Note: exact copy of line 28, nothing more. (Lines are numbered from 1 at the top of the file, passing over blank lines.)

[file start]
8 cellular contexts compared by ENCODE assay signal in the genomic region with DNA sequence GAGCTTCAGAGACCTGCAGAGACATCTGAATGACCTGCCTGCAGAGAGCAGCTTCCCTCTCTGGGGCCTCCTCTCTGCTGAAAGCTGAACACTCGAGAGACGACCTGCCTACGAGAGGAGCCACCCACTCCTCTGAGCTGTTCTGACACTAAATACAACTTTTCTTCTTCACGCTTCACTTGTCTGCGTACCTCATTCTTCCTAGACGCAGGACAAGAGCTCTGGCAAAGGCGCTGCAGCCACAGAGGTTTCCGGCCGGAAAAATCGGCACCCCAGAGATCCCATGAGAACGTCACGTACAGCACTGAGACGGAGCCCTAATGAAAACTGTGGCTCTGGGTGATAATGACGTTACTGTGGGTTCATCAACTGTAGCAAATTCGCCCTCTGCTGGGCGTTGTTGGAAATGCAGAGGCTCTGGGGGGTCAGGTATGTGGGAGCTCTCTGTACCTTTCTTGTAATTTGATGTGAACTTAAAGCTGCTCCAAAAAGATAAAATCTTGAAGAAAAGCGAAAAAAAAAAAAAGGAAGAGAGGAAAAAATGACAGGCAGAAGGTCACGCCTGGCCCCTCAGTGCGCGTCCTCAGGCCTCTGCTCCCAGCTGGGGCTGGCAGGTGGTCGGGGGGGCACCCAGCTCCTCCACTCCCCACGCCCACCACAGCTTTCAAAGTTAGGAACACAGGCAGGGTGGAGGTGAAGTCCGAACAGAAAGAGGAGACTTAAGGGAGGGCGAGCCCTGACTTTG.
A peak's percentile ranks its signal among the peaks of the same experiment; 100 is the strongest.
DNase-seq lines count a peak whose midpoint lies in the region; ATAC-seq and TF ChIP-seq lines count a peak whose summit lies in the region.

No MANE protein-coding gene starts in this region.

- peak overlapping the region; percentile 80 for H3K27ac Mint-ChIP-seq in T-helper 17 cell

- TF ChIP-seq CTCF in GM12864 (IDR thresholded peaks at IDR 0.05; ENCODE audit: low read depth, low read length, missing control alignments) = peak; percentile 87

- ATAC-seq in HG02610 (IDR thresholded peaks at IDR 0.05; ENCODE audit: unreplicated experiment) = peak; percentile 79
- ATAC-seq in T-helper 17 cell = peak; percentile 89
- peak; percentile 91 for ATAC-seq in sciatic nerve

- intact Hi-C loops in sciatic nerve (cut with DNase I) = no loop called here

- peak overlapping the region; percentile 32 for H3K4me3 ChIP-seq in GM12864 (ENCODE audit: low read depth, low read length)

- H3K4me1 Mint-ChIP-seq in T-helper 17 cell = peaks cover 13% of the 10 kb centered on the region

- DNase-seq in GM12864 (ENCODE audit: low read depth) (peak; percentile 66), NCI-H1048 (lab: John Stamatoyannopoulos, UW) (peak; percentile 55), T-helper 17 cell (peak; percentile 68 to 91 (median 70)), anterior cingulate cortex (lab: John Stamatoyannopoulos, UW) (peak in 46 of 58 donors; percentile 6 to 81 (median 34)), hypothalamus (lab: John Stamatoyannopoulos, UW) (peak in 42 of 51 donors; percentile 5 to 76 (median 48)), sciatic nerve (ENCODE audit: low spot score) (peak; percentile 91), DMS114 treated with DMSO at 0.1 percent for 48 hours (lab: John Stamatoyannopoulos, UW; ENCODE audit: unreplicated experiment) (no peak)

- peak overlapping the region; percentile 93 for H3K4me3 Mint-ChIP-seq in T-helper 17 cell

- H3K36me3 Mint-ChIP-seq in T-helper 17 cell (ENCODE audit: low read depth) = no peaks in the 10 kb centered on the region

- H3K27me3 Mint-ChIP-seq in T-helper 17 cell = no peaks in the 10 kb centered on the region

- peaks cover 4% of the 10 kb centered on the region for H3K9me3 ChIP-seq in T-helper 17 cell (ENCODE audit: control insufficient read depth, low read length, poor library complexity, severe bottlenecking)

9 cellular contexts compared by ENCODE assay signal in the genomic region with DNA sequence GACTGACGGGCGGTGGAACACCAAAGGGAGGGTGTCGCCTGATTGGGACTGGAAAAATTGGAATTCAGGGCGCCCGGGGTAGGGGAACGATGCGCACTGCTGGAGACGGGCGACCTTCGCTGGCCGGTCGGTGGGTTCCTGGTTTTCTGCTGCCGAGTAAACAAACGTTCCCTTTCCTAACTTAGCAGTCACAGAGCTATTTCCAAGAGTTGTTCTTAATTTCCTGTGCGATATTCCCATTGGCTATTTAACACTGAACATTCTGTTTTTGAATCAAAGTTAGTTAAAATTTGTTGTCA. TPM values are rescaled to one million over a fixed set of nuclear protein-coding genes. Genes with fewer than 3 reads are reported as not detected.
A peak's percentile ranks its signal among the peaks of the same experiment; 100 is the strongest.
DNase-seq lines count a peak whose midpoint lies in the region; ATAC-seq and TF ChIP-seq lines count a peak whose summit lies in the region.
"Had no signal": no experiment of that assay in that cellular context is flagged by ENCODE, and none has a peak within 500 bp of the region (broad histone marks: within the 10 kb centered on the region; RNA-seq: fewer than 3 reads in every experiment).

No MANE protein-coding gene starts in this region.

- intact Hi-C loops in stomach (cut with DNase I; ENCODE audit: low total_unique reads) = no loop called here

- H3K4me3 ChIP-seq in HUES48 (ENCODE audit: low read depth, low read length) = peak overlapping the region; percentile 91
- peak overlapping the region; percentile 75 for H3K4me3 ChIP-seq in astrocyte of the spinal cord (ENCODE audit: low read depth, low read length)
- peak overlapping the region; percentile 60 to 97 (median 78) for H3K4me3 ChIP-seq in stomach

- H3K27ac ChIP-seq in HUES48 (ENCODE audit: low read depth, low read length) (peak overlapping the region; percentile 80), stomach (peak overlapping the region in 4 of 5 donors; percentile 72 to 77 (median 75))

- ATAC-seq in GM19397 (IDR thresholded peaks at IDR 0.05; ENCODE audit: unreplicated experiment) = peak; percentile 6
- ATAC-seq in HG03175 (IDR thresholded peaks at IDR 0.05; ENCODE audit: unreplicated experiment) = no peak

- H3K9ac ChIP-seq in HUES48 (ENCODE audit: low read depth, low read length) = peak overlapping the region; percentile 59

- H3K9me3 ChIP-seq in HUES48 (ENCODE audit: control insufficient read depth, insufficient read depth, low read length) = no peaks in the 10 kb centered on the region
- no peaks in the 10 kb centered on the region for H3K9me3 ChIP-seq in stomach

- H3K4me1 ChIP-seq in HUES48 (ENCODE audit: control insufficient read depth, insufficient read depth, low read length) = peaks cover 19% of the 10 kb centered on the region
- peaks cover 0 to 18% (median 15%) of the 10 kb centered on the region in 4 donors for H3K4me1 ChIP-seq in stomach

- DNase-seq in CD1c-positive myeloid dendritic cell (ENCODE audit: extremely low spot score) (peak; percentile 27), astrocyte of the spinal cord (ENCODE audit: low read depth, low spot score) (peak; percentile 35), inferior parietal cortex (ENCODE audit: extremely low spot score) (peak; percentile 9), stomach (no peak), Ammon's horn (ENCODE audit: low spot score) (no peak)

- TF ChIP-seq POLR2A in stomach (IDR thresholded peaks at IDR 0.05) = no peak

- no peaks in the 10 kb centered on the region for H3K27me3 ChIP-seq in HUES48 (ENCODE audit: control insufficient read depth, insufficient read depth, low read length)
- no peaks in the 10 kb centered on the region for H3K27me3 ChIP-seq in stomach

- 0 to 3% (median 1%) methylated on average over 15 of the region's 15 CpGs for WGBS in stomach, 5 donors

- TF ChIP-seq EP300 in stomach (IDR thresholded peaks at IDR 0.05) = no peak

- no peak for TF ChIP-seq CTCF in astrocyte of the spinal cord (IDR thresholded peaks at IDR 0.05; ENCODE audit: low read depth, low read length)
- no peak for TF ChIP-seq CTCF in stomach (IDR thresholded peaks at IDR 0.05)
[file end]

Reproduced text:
- ATAC-seq in GM19397 (IDR thresholded peaks at IDR 0.05; ENCODE audit: unreplicated experiment) = peak; percentile 6